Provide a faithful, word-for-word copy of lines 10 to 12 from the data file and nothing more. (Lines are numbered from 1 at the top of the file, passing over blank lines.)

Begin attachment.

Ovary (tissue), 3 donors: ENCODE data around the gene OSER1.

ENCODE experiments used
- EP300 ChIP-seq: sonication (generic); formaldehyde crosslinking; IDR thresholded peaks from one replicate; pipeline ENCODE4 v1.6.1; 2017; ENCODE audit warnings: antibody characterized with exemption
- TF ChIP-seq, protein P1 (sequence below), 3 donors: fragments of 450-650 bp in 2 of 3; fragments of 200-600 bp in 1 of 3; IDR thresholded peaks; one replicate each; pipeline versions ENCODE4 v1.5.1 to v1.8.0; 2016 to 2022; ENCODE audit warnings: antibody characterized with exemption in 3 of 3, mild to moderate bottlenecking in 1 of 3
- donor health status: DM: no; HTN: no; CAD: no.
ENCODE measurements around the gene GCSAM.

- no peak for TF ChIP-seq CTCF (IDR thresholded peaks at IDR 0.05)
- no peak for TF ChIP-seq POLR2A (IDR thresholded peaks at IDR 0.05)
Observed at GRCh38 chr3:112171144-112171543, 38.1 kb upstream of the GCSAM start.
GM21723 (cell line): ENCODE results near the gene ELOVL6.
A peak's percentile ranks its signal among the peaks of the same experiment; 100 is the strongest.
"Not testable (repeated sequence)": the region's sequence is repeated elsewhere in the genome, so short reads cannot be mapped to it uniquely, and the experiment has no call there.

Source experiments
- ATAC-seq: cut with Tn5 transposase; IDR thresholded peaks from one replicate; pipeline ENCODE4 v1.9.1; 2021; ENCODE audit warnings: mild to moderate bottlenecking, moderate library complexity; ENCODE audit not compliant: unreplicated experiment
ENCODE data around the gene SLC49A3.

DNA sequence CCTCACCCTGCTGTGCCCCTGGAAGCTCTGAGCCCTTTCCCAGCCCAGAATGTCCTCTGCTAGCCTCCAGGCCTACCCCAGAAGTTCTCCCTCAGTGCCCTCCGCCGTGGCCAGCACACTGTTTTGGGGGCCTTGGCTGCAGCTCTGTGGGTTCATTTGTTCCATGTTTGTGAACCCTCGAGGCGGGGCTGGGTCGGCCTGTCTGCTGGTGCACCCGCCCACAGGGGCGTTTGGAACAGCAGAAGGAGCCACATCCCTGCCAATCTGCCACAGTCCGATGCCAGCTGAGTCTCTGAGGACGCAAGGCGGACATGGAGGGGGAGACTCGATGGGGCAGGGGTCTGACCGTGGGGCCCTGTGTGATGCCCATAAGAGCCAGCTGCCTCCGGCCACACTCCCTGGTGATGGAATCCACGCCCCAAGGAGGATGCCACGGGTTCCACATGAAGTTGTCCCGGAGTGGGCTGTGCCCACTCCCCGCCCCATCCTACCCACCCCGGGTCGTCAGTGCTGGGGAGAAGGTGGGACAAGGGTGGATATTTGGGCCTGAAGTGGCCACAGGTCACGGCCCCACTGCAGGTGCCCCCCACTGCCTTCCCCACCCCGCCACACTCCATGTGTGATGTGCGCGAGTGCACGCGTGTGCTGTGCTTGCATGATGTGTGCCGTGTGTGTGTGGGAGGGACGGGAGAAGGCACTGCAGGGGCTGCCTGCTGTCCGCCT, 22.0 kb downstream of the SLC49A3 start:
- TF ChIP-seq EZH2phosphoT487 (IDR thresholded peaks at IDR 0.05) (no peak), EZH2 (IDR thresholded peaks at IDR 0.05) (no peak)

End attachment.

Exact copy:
GM21723 (cell line): ENCODE results near the gene ELOVL6.
A peak's percentile ranks its signal among the peaks of the same experiment; 100 is the strongest.
"Not testable (repeated sequence)": the region's sequence is repeated elsewhere in the genome, so short reads cannot be mapped to it uniquely, and the experiment has no call there.